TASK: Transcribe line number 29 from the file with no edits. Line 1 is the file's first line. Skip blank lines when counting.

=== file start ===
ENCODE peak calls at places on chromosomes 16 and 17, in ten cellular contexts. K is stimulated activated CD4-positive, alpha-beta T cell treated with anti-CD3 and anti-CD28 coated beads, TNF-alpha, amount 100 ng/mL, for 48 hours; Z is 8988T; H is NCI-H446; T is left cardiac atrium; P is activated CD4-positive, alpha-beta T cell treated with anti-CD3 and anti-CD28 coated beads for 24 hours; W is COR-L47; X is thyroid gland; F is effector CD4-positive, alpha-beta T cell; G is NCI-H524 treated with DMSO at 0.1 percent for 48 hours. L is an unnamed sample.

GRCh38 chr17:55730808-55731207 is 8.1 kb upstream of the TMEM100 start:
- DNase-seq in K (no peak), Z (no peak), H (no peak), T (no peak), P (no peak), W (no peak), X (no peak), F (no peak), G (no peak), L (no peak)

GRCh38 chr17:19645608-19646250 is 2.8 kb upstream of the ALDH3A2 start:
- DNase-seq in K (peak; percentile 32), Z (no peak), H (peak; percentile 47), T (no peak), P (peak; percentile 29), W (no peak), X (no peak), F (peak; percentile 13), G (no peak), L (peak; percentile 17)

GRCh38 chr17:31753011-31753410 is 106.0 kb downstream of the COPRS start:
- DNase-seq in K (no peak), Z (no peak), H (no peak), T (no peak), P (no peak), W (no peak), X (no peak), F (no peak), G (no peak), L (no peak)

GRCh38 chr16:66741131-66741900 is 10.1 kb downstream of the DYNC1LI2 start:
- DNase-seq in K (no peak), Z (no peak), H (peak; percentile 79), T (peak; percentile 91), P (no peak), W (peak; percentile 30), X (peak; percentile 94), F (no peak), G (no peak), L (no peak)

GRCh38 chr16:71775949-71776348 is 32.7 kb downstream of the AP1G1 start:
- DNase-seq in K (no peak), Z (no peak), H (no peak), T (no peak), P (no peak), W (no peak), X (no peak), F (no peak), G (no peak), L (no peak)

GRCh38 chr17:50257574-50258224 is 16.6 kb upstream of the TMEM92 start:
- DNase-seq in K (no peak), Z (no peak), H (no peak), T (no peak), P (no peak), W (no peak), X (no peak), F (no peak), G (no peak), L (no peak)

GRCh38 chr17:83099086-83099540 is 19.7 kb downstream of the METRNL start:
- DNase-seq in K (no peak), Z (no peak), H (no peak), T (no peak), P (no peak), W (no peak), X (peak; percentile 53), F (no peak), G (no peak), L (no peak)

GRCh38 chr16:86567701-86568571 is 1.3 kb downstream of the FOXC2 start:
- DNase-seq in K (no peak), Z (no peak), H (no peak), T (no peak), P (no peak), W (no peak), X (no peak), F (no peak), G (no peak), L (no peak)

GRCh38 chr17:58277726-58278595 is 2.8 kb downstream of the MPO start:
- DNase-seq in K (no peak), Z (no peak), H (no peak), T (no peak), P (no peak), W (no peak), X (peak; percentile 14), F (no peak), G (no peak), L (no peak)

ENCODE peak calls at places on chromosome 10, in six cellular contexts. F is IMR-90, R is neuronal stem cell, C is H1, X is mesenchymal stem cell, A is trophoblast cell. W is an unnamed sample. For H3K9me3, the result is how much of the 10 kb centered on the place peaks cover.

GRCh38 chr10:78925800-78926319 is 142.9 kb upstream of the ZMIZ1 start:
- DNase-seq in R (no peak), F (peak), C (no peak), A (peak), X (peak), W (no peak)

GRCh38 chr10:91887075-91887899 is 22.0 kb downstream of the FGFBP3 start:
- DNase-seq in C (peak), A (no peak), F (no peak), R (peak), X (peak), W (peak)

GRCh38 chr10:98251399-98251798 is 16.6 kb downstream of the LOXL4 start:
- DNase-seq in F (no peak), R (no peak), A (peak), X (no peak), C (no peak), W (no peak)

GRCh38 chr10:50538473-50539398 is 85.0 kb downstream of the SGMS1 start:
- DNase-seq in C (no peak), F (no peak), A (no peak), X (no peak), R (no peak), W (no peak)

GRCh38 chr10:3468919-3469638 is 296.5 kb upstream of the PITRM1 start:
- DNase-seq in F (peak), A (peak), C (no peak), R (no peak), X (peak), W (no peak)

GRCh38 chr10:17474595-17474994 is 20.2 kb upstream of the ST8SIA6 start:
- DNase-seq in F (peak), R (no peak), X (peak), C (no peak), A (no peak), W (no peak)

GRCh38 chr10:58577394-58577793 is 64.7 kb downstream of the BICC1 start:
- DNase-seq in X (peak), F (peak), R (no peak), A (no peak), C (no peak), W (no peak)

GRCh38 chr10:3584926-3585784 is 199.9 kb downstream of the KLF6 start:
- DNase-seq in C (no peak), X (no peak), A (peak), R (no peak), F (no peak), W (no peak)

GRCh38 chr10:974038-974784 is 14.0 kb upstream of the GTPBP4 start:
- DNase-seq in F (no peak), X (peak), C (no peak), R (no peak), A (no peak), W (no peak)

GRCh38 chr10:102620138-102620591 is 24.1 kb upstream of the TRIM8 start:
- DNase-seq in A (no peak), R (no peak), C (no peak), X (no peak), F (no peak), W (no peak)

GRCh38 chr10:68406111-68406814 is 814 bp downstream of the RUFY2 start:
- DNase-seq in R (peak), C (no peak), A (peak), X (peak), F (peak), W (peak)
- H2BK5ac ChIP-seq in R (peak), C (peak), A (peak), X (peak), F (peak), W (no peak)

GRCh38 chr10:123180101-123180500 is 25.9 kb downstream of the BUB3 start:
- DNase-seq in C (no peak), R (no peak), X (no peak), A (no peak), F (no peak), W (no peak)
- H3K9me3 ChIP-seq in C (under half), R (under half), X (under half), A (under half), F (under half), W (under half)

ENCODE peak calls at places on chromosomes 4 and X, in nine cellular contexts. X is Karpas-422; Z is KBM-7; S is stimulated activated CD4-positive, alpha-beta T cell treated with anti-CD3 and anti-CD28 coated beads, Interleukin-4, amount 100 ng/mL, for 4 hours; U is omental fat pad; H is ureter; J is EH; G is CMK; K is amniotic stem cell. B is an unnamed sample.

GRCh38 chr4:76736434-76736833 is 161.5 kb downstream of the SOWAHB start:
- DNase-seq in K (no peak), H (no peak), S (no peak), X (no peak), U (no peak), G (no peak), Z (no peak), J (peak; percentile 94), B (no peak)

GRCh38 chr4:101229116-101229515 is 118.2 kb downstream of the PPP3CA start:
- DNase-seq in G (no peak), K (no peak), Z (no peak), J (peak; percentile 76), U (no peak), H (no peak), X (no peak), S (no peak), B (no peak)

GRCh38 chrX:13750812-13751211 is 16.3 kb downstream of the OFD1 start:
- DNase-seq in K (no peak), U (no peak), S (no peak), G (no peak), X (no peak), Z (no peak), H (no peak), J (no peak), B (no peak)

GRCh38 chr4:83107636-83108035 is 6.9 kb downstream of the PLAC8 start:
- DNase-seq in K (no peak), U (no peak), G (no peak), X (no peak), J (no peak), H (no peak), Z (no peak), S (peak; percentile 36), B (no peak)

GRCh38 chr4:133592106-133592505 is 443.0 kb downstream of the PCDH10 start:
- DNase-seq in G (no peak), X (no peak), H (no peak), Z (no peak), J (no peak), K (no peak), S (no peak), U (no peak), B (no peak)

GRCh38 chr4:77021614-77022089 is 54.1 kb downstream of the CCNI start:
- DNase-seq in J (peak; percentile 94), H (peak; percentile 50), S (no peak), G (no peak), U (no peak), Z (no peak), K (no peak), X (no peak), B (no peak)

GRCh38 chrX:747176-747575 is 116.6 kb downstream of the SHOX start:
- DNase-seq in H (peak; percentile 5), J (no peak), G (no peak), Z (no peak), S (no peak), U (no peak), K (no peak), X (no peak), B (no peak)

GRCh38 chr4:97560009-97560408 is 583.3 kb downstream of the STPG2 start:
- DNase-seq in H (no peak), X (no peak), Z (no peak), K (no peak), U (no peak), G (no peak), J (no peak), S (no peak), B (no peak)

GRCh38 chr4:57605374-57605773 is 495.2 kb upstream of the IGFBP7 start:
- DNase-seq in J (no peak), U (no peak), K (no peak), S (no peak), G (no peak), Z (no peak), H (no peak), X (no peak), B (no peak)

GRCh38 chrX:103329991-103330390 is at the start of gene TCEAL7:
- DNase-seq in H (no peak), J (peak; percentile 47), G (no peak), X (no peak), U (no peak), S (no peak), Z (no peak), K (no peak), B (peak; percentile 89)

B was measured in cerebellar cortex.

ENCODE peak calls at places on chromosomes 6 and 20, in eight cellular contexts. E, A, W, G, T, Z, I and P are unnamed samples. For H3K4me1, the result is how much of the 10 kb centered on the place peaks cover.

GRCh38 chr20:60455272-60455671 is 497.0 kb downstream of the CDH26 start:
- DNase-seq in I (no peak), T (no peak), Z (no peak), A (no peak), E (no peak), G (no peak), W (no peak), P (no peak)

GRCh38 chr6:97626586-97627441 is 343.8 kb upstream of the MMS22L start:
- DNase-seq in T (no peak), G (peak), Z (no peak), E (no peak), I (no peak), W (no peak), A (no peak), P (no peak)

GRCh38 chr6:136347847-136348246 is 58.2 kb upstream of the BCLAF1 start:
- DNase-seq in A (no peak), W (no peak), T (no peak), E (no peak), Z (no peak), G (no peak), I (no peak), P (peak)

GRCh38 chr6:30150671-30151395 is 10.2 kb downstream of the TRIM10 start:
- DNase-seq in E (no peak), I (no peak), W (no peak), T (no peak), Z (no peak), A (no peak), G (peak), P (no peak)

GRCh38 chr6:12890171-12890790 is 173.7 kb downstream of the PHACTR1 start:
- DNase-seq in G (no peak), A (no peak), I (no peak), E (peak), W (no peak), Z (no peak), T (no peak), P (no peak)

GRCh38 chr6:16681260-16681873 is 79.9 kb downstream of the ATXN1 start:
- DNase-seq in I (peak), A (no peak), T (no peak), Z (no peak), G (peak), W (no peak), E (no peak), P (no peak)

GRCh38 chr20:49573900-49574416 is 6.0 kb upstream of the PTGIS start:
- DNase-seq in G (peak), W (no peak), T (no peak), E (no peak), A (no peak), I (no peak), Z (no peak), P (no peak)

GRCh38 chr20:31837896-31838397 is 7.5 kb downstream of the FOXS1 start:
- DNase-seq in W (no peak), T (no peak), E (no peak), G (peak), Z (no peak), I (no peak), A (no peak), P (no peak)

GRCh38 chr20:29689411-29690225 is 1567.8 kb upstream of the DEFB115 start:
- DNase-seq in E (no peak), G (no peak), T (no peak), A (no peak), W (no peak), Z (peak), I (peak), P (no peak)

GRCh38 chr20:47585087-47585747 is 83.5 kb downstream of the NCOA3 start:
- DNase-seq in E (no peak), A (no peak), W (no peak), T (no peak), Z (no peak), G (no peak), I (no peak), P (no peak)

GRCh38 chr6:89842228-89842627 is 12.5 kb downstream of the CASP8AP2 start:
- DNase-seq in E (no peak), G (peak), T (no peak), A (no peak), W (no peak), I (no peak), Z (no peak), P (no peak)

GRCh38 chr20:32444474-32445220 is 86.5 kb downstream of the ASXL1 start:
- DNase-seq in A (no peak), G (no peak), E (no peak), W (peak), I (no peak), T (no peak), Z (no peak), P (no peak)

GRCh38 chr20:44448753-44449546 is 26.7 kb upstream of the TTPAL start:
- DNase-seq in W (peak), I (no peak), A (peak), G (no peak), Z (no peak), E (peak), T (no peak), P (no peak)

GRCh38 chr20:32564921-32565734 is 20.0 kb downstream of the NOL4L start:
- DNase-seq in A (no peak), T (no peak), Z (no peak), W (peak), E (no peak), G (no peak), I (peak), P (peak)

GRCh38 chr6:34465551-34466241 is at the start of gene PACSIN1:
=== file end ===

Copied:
GRCh38 chr10:3468919-3469638 is 296.5 kb upstream of the PITRM1 start: